Philip Garber Jr. probably couldn't have imagined the press he has received. Garber, a 10th grader from New Jersey who recently enrolled in courses at his local county college, has a stuttering impairment which makes it extremely difficult for him to speak. Garber's stuttering impairment gained national attention last week when his professor, Ms. Snyder, sent Garber an e-mail requesting that he hold questions he would normally pose questions during class to after class "so we do not infringe on the students' time." The situation caused a firestorm from advocates of stutterers as to how the situation was handled.
Stuttering in a classroom setting can create uneasiness for students and teachers. Regardless of the intentions or tone of Snyder's e-mail to Garber, it is clear that many teachers could use some tips on how to appropriately deal with kids who stutter.
The non-profit Stuttering Foundation group has provided OCM with 8 tips on how teachers and educators can work effectively with students that stutter. Not only are these tips helpful for teachers, they can also serve as a reminder for parents to speak to educators about how to help their son or daughter. The Stuttering Foundation has provided content for us in the past. Recently, they helped us in an article about Summer Tips for Children Who Stutter.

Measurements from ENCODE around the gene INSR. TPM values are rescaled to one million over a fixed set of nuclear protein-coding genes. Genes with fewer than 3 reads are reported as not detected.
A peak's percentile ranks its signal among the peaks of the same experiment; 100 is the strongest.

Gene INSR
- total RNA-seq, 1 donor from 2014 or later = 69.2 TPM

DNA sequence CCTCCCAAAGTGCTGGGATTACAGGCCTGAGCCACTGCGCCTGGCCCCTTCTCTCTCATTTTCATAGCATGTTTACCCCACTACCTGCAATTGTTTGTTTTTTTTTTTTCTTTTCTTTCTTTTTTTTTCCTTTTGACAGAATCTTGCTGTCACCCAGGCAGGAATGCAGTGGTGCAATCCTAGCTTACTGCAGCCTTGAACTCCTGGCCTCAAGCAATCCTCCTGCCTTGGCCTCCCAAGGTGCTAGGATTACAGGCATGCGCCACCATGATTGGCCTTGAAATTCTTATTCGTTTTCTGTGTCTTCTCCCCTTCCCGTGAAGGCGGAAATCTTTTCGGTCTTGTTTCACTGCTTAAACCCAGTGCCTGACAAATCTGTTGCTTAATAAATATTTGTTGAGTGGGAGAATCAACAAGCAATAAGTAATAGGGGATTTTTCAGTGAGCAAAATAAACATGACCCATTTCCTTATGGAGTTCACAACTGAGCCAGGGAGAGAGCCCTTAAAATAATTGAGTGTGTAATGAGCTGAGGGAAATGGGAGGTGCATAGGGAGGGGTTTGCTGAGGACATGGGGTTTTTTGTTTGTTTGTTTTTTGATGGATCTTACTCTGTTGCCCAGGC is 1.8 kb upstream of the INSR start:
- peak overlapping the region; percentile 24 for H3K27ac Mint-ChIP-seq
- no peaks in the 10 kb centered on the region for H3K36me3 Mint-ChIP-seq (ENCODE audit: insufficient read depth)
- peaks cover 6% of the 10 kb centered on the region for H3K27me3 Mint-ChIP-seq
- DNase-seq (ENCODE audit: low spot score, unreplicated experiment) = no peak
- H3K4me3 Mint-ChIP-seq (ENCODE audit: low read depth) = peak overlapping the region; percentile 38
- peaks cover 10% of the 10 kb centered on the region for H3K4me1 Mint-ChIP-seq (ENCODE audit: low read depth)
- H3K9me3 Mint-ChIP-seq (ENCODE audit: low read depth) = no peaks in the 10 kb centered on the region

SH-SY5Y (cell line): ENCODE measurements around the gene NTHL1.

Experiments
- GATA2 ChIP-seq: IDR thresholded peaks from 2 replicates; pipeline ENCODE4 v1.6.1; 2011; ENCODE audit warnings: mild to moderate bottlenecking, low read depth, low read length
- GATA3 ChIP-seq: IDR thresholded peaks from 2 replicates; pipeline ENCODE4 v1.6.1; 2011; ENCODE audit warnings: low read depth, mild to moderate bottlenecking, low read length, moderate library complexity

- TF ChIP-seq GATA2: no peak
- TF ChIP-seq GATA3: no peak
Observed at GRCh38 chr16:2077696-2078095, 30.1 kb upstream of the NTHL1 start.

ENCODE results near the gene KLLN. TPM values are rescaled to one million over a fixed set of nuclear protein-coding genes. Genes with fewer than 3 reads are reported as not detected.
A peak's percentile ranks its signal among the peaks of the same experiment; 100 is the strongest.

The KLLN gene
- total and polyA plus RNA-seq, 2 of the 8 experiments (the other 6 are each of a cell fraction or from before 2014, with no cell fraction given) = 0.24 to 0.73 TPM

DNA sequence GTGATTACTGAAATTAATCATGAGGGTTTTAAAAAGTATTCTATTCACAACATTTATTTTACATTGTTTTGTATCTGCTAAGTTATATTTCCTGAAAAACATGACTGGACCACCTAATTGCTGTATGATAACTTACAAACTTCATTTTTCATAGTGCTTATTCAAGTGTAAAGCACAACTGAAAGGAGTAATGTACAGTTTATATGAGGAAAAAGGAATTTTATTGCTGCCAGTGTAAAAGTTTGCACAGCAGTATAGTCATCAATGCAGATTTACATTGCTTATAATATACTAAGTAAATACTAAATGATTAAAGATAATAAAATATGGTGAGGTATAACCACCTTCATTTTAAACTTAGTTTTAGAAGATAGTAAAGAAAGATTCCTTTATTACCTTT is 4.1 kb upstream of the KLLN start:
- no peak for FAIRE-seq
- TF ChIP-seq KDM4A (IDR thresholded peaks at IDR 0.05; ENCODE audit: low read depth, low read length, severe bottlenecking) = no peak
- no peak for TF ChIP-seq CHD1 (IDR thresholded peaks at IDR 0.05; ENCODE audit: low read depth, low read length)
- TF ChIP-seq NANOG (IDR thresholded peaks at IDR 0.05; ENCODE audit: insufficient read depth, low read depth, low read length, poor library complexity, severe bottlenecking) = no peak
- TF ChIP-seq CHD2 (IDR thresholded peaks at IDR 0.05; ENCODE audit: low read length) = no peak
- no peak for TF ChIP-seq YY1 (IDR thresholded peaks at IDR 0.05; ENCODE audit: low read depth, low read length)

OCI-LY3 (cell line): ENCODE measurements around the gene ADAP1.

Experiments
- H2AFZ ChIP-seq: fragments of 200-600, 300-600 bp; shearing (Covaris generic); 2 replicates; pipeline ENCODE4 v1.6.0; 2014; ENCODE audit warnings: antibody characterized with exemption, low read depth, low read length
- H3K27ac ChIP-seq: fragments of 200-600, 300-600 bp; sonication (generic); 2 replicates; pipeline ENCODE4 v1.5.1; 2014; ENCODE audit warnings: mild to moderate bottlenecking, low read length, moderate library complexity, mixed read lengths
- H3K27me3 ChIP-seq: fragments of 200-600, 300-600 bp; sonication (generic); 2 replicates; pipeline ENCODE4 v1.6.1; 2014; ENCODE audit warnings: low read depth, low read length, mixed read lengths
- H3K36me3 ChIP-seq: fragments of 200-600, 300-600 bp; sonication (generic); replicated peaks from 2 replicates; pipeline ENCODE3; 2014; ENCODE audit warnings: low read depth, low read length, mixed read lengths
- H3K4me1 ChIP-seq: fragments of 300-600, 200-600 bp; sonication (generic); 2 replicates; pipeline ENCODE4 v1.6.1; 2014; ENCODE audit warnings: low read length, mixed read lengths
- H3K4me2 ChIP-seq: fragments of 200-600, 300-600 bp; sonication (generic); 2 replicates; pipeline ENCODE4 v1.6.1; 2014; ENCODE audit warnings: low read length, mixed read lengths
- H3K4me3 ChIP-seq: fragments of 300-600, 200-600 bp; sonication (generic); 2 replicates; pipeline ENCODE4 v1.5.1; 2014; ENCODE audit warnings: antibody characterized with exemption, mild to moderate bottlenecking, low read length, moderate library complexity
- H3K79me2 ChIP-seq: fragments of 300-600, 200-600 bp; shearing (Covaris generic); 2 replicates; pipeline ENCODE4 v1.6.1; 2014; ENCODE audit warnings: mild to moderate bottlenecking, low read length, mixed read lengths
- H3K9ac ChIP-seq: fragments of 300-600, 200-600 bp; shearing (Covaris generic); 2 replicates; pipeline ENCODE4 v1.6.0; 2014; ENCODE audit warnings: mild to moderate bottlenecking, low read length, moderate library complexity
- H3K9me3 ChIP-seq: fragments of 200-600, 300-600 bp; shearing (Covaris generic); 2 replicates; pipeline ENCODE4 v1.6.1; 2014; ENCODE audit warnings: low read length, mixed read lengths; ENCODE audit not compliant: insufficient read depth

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The 8 tips to help teachers work with stutterers are:
- Don’t tell the student “slow down” or “ just relax.”
- Don’t complete words for the student or talk for him or her.
- Help all members of the class learn to take turns talking and listening. All students — and especially those who stutter — find it much easier to talk when there are few interruptions and they have the listener’s attention.
- Expect the same quality and quantity of work from the student who stutters as the one who doesn’t.
- Speak with the student in an unhurried way, pausing frequently.
- Convey that you are listening to the content of the message, not how it is said.
- Have a one-on-one conversation with the student who stutters about needed accommodations in the classroom. Respect the student’s needs, but do not be enabling.
- Don’t make stuttering something to be ashamed of. Talk about stuttering just like any other matter.
About The Stuttering Foundation
Malcolm Fraser, a successful businessman and stutterer, went on to establish and endow the nonprofit Stuttering Foundation in 1947. The Stuttering Foundation provides a toll-free helpline, 800-992-9392, and free online resources on its Website including services, referrals and support to people who stutter and their families, as well as support for research into the causes of stuttering. Please visit us at stutteringhelp.org.
Other Sources: http://thechoice.blogs.nytimes.com/2011/10/11/hand-raised-high-a-stutterer/